In South Africa, for example, “being part of a group of people who are [already] structurally and systematically discriminated against increasesone’s chances of contracting HIV” [25]. Consequently, the prevalence of HIV is disproportionately high among already marginalized groups, such as women, members of sexual and racial minorities, those in poverty, and drug users, due to the lack of access to essential health care and social resources among these groups [25]. Specifically, the subordinate social status of South African women hinders their ability to “negotiate safer sex” or participate in the workforce, factors that may make a woman feel compelled to remain in a relationship with an HIV-positive partner and that heighten vulnerability to HIV [25]. After an HIV diagnosis, women are further stigmatized by the cultural assumption that they have engaged in deviant behavior [26]. As a result, South African women with HIV are viewed as irresponsible and promiscuous, leading to social isolation [27] and, in some cases, sterilization. In South African medical culture, an imbalanced physician-patient power dynamic disproportionately affects women [6]. Exemplifying this power imbalance, physicians judge women with HIV to be irresponsible and thus “unworthy” of having children, and sterilize them to prevent public harm [28].

Sterilization leads to even more cultural stigma due to the great emphasis in South African culture on marriage and motherhood for women [29]. Because a husband must pay a “lobola” (bride price), married women are expected to be fertile and experience pressure from their husbands to have children for financial reasons [30]. After sterilization, women sometimes become social outcasts who are banned from family activities, weddings, and funerals [29]. To evade this extreme stigma, many sterilized women avoid telling their families and partners about their sterilization [31]. In this sense, HIV-positive status can be likened to having a history of mental illness or sexual assault: it constitutes a “concealable stigmatized identity,” the strain of which can manifest as depression, anxiety, and/or self-reported illness symptoms [31]. Sterilization thus harms already marginalized HIV-positive women.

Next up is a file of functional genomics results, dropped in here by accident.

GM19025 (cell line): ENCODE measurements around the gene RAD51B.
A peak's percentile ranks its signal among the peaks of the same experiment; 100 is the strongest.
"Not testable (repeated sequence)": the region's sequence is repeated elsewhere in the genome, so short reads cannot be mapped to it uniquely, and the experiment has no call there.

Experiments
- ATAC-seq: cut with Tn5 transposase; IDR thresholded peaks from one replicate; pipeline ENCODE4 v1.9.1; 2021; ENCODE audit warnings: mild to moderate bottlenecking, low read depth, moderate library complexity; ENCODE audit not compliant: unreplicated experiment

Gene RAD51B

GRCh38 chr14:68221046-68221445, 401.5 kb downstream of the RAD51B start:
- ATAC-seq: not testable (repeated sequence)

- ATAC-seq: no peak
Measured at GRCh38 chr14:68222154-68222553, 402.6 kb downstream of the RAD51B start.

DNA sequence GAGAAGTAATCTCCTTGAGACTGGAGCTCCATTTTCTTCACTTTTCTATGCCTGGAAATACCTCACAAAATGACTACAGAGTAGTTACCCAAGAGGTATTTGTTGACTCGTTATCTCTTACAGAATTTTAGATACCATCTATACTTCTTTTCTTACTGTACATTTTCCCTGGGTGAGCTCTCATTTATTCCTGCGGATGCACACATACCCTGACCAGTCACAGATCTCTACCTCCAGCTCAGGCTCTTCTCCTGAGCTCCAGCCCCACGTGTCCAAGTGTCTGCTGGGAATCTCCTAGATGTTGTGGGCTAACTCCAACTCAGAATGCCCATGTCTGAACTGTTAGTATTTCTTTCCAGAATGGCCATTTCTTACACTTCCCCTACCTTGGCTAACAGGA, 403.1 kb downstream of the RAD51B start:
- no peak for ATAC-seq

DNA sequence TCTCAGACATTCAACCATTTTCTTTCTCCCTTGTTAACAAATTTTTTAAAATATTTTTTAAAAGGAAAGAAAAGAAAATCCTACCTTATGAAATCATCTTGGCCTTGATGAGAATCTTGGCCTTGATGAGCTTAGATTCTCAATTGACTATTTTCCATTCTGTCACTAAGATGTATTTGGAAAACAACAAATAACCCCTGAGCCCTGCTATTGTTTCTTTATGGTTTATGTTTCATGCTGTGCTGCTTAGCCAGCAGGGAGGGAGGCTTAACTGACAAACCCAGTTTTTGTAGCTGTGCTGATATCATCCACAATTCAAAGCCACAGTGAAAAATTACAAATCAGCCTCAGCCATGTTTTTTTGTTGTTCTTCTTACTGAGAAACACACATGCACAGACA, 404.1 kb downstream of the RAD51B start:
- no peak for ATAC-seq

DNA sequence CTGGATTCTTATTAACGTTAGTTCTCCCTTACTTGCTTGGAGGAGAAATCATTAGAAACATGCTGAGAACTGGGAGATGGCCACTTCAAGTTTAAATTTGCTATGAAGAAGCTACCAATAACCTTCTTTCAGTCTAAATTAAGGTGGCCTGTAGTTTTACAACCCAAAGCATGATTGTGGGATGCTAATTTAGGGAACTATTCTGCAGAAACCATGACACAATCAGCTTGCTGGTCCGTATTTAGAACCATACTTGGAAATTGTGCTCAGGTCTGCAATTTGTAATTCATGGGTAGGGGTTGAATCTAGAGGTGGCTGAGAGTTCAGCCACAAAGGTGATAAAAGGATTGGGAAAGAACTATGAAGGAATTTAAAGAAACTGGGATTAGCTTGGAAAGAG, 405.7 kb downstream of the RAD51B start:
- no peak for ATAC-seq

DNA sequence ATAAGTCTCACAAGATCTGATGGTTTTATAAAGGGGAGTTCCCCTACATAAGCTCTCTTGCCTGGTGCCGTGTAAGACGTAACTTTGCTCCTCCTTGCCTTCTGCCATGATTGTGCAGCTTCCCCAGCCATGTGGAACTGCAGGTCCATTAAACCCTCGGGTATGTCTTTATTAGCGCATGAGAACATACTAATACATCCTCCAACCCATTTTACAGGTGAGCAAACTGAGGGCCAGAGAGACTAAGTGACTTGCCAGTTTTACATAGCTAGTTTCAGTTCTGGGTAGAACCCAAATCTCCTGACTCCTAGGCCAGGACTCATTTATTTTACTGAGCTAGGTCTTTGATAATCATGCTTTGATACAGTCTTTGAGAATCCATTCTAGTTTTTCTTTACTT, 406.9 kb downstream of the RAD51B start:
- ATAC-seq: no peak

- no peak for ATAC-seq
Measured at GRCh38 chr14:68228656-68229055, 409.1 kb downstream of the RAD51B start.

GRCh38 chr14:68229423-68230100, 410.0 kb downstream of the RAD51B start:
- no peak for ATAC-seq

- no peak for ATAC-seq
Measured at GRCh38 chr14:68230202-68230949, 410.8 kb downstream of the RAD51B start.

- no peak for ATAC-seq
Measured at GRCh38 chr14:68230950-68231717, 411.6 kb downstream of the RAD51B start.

The use of forced sterilization is a widespread violation of internationally recognized human rights. As Lindsay McLaughlin has recommended, laws must be created or amended to prohibit sterilization without informed consent, and the punishments for violating these laws should be made more stringent [32]. She recommends that, in addition to fines and incarceration, the medical license of health care workers be suspended or revoked if they perform sterilization without informed consent [32]. The laws should be strictly enforced to provide a sufficient deterrent through such means as reducing barriers to women’s accessing adequate legal representation, using a special court to address these cases in order to reduce the formality and intimidation of a traditional courtroom, requiring all-female adjudicators, and allowing anonymous testimony [33]. In addition, medical staff should be educated on the issue and trained to provide adequate information for the patient to give informed consent [32]. Lastly, she argues, women who have been forcefully sterilized should be granted reparations to mitigate social and psychological damage, perhaps in the form of not only monetary compensation, but also free trauma counseling and mental health care [34].